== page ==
12 interaction tips for startups
10 October 2011, 14:03
Over the last year or two, we at m+mi works have seen a remarkable increase in projects with local startup companies. For us this is tangible proof of the alleged trend that Berlin is the location for your next startup. I can see the driving forces behind it though. Having set up shop myself in Berlin, I can only confirm the advantages and benefits of doing so.
1. do you really want to?
Do you really want your product—application, mobile app, website or online service—to be compelling and elegant to use? I have to ask, because a lot of folks I talk to say they want this, but in reality very few take the necessary steps to make it happen.
Starting with the right mindset (is the value in features or in user experience?); followed by finding the right people to design your user interaction and putting them in charge; then, when it is crunch‐time, standing by your user experience goals, instead of declaring them ‘nice to have.’ This is just a selection of what it takes.
If you are wavering at this point—or think you can cleverly bypass one of these steps—then you might as well stop reading, with the certainty that your product will never have a great user experience. Maybe you can make it regardless (‘if no competitor bothers, then…’). However, if you know that your success depends on your user experience, then read on.
2. you have a rare opportunity
At startups we regularly find the kind of environment that is conductive to the design of great user interaction. Working directly with the top decision makers; a lack of conservative and reactionary forces; genuine believe in the product; relentless focus on product inovation; a ‘can do’ mentality; knowing that only the best survive.
Add to this a product idea that must be innovative (‘me too’ or ‘feature parity’ equals death) and you can see why it can be exhilarating for us at m+mi works to work with startups.
My message to startups: you owe it to yourself to make use of all this energy. Unlike most other companies, you have the opportunity to produce something truly innovative, with user interaction that sets new standards. Grab it.
3. yet another development company
In some regards a startup is not that special. It is simply a software development company, which is governed by the same ‘laws of nature’ as any other software company. It is not that working at a startup gives a divine shot of inspiration and ability to developers, visual designers and product people for creating user interaction, is it?
The laws of nature dictate that if you want your product’s user interaction to be a hit and drive the growth of your company—instead of impeding it—then you need to involve specialists. No, the creative guy with photoshop is not it.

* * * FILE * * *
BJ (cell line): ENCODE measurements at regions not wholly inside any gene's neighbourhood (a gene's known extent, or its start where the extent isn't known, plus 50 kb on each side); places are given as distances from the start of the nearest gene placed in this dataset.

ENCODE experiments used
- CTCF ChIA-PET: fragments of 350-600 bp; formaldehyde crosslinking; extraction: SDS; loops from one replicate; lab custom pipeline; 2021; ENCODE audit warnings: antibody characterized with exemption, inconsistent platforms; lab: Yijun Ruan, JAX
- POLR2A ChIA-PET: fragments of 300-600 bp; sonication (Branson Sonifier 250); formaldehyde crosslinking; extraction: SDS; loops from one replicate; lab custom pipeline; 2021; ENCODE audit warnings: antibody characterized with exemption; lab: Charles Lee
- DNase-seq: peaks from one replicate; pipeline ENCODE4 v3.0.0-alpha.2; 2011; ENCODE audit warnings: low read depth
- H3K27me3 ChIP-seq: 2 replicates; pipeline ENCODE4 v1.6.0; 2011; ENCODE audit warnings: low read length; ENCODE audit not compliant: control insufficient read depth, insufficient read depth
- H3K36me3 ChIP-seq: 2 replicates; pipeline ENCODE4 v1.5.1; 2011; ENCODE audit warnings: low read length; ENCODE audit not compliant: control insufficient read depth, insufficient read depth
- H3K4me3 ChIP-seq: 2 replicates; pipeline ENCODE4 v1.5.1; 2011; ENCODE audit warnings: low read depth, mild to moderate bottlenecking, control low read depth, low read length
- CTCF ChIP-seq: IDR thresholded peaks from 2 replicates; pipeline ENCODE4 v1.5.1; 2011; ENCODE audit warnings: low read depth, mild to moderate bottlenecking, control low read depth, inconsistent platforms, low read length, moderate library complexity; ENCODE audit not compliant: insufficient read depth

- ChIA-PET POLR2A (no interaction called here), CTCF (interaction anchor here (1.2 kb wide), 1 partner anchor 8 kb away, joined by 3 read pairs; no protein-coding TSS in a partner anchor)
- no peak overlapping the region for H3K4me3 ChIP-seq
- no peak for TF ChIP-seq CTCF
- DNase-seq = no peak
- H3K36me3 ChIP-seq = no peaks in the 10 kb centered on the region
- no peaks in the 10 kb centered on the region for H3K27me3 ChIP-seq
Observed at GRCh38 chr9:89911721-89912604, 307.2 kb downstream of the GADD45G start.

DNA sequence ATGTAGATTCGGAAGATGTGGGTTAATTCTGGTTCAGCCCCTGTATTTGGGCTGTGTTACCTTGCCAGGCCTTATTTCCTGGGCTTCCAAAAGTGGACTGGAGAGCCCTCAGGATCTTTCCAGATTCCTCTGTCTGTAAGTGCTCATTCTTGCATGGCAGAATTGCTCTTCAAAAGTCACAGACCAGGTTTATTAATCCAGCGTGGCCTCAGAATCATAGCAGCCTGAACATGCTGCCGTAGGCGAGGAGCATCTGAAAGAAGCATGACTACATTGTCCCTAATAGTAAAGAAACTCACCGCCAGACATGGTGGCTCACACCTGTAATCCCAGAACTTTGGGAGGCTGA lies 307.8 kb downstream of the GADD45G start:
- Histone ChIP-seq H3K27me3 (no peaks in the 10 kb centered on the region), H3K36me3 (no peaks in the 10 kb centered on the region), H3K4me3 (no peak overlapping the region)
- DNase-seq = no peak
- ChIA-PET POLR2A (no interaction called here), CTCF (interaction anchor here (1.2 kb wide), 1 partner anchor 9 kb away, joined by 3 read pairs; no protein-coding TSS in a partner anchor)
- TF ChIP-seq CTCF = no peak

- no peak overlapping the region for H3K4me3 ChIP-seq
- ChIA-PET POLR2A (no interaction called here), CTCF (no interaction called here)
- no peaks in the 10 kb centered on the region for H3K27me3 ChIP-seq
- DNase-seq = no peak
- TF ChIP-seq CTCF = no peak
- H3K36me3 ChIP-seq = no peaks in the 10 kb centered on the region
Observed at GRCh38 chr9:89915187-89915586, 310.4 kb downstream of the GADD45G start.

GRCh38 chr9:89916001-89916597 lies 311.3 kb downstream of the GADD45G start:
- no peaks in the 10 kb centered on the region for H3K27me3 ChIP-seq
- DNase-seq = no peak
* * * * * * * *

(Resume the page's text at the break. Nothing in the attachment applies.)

Similarly, going around friends, family and neighbours, asking them ‘here, try this’ or ‘whaddaya think?’ is not a usability test. Have an introductory talk with a usability specialist to find out what goes into testing of your user interaction. I am sure you will find it worth your while.
4. if you take UI seriously, budget for it
You are determined to take the necessary steps to give your product the user interaction it deserves. I think the following truism will not surprise you: you get what you pay for. Interaction architects are quite thin on the ground; we are usually busy; and we work at the top of the software development pyramid.
If you want a permanent interaction architect on your team, you are looking at making him or her a partner, with the equity share that goes with it. A person with the right ability—and experience—will know that user interaction is the one and only embodiment of the product, and will only accept a position where the accountability comes with the necessary authority: a ‘C’ position (CUIO?). As the startup grows, more junior interaction designers can be added. But the first one has to be a leader.
Involving external user interaction experts does take a healthy budget. The good news is that if you are familiar with the day rate of a good freelance developer, you will not be knocked out by what interaction firms charge. Bonus tip: the kind of visual designers or front‑end developers who say that they also do interaction design as part of their job, will be exactly the ones who can’t.
5. to save money, you can work more
An important asset of a startup is to compensate a lack of time, money, expertise or personnel by just working more, a lot more. I have used this fact to make a project with one startup happen. It turned out to be very successful and enjoyable. However, there are some hard limits to this approach.